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Blog

Andy Donaldson

How CEO's and MD's should measure their marketing teams'​ effectiveness at growing revenue.

Introduction

If you want to know how effective your marketing team is REALLY doing, don't look at a single indicator, metric or channel. How many times have you heard the old saying, "If all you have is a hammer, everything looks like a nail"? The same principle applies when measuring the effectiveness of your marketing. If all you do is look at clicks and visits to your site, every tactic that delivers those results will look successful (or unsuccessful as the case may be). However, in order to gain meaningful insight into the performance of different marketing channels and tactics and how they work together to generate conversions and revenue for your business, it's necessary to step back and take a more holistic view of your marketing activities.

Don't look at a single indicator or metric.

You're running a business, so it makes sense that you'd want to measure your companies effectiveness. That's great! But there's a lot of ways to get it wrong that will slow your growth. The first thing you need to do is look at the big picture—your company's strategic goals, the brand values you're trying to convey, and how those fit into your customers' lives. Start with addressing your audience's needs (pain points) and wants and how your product solves that for them, and you'll be taking your audience along on the ride with you.

This will give you a good idea of where you stand right now as an organization and where things went right or wrong along the way. It may also give some clues as to why certain things work better than others...or perhaps show them not working at all!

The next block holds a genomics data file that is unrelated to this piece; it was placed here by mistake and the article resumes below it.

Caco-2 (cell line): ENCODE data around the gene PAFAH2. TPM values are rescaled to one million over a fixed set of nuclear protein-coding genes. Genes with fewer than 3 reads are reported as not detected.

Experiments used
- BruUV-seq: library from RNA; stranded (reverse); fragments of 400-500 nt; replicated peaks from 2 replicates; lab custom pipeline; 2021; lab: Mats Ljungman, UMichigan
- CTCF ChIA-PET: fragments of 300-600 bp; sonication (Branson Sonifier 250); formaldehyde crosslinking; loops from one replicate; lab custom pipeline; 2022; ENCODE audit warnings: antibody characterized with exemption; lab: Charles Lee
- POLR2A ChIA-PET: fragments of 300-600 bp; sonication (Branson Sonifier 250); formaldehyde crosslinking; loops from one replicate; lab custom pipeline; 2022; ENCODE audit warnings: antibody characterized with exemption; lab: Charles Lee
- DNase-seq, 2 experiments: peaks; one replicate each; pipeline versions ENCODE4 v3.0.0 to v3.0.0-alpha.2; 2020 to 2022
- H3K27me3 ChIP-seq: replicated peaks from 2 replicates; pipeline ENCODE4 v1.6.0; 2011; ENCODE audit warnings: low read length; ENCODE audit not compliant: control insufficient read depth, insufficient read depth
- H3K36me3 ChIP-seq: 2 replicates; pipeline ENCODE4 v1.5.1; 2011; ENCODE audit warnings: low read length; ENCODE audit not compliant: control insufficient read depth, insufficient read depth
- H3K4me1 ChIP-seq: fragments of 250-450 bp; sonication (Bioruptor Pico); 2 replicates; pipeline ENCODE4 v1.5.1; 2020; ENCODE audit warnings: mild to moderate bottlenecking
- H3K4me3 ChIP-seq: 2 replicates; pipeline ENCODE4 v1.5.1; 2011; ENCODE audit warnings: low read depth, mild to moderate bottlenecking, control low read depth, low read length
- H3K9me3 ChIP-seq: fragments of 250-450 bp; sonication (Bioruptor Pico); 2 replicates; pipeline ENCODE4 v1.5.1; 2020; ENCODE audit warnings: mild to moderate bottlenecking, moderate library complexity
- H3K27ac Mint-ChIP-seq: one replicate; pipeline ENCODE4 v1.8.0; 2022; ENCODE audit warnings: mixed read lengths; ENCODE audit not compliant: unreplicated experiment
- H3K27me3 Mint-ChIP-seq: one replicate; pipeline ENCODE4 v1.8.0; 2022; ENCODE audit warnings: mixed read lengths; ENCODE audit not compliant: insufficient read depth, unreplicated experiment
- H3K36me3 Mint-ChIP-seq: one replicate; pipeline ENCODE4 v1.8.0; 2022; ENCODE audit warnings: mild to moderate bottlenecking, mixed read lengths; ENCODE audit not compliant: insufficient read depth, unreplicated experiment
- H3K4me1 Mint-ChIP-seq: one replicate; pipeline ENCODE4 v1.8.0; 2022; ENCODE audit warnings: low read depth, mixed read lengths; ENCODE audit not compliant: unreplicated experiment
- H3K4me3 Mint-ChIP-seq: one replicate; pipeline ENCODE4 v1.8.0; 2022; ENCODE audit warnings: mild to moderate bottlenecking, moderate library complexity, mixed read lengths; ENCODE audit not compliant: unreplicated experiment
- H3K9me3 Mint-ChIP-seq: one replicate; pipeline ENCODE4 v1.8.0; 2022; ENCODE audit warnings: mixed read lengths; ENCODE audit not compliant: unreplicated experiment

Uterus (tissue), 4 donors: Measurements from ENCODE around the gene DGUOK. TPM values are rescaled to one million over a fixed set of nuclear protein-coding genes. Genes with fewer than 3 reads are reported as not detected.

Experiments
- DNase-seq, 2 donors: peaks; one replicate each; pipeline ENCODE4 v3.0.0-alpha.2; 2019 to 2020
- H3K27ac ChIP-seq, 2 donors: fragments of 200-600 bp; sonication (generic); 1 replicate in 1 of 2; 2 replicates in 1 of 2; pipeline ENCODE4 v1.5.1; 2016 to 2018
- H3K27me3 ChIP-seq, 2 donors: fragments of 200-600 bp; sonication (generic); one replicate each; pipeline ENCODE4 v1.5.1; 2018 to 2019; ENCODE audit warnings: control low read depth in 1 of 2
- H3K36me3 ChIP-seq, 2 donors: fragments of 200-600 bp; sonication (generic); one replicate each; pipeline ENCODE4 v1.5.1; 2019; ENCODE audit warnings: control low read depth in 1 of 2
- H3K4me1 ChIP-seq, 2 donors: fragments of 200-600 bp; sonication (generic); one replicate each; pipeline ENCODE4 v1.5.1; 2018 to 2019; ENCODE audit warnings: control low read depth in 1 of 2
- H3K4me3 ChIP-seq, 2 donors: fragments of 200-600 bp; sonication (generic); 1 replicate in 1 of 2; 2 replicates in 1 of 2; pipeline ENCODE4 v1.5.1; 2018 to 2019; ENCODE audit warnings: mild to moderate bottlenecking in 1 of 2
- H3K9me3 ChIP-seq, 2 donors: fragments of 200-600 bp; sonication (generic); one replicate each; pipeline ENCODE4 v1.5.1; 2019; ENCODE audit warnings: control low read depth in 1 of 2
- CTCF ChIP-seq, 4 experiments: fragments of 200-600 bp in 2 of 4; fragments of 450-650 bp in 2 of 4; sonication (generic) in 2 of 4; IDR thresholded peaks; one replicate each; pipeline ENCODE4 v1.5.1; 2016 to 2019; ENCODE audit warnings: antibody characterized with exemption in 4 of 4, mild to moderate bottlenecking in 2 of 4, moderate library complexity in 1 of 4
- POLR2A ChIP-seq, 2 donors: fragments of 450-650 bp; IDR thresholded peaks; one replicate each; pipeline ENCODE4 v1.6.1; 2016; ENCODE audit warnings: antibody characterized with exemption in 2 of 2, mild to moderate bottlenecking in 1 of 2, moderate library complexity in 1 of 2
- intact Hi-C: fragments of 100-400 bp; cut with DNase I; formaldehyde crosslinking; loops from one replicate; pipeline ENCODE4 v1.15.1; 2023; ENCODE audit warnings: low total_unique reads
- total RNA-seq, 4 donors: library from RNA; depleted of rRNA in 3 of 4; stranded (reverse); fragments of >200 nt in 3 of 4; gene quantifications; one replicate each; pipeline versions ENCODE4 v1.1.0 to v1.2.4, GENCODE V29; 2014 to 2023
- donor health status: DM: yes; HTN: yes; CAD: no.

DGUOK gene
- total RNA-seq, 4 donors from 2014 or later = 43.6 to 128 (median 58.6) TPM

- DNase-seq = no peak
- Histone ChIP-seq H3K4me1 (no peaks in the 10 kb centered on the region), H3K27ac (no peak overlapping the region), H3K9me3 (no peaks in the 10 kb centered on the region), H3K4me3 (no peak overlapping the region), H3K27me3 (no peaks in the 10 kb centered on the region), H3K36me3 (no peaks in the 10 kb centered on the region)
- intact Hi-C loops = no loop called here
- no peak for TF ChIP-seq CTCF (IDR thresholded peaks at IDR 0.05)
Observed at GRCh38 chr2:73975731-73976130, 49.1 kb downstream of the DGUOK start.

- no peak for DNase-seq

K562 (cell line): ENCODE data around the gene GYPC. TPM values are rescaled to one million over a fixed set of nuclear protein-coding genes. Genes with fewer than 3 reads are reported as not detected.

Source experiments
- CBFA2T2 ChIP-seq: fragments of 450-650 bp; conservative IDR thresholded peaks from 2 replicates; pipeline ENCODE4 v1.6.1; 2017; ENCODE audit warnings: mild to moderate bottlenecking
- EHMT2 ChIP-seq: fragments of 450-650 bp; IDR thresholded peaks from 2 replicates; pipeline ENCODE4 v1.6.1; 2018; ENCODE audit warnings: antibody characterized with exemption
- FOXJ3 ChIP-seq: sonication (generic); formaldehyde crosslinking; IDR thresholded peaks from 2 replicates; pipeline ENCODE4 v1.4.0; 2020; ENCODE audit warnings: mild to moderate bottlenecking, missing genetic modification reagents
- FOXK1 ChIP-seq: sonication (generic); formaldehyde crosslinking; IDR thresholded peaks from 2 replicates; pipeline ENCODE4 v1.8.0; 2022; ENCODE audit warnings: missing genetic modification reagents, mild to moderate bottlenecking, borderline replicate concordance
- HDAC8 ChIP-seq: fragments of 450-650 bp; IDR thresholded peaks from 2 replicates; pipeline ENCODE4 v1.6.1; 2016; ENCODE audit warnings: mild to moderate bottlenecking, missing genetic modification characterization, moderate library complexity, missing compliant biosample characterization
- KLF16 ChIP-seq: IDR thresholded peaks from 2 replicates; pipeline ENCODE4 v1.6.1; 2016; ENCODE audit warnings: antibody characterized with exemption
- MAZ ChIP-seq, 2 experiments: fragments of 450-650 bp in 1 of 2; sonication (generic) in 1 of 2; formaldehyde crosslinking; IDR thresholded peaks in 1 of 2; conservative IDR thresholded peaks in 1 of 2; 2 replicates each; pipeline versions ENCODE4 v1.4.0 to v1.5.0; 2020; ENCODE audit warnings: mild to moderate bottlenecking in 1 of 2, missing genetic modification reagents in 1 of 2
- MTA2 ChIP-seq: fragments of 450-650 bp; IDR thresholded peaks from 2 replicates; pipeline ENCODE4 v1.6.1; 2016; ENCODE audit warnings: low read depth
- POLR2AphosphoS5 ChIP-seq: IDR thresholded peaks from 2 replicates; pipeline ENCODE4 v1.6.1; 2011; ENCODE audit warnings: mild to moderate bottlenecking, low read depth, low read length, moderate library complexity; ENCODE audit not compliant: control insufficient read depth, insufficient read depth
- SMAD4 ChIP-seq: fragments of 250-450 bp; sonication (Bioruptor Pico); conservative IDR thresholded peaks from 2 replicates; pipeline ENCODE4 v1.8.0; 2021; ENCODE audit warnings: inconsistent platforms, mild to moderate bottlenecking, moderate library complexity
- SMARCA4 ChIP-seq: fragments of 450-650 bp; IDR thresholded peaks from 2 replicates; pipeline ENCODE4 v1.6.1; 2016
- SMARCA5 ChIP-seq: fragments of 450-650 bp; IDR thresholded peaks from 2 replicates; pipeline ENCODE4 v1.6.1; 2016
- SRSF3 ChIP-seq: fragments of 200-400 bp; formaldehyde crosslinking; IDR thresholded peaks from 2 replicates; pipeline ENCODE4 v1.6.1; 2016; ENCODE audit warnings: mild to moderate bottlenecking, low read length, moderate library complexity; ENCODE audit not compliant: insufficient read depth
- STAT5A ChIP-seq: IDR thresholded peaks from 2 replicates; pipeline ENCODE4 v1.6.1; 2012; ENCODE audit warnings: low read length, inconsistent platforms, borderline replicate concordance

Don't use the same metrics to measure all strategies.

This is a biggie. Your marketing strategy might be focused on branding, or direct response…or both!

But whatever strategy you're using, it's easy to fall into the trap of measuring everything by the same metrics. This can lead to some bad results and slow revenue growth: If you're trying to build brand awareness, measuring how well your company name is performing in searches will not give you an accurate picture of your success (and also could potentially cause awkward conversations with potential clients). If you're focused on increasing revenue, then focusing on impressions doesn't make sense!

One of the biggest mistakes we see companies making is trying to measure last-click attribution across all strategies (we'll talk more about what that means in an article later this week). While this might seem like an easy shortcut for marketers who are just starting out with data collection, it’s actually harmful since different types of campaigns have very different goals and should be measured differently. But vitally, digital channels talk to each other. They influence each other heavily in some cases. For example, we see Facebook constantly measured down to last-click attribution. But social channels are brand introducers. They are top of the funnel. As a test, try looking at the 'assisted conversion' report in Google Analytics and see how much revenue they are influencing overall.

NB: to be able to do this you'll need to check your marketing team has applied UTM tags to the social urls. If they haven't...a little slap on the wrist is needed ;)

Don't neglect BOTH brand AND non-brand strategies of the sales funnel.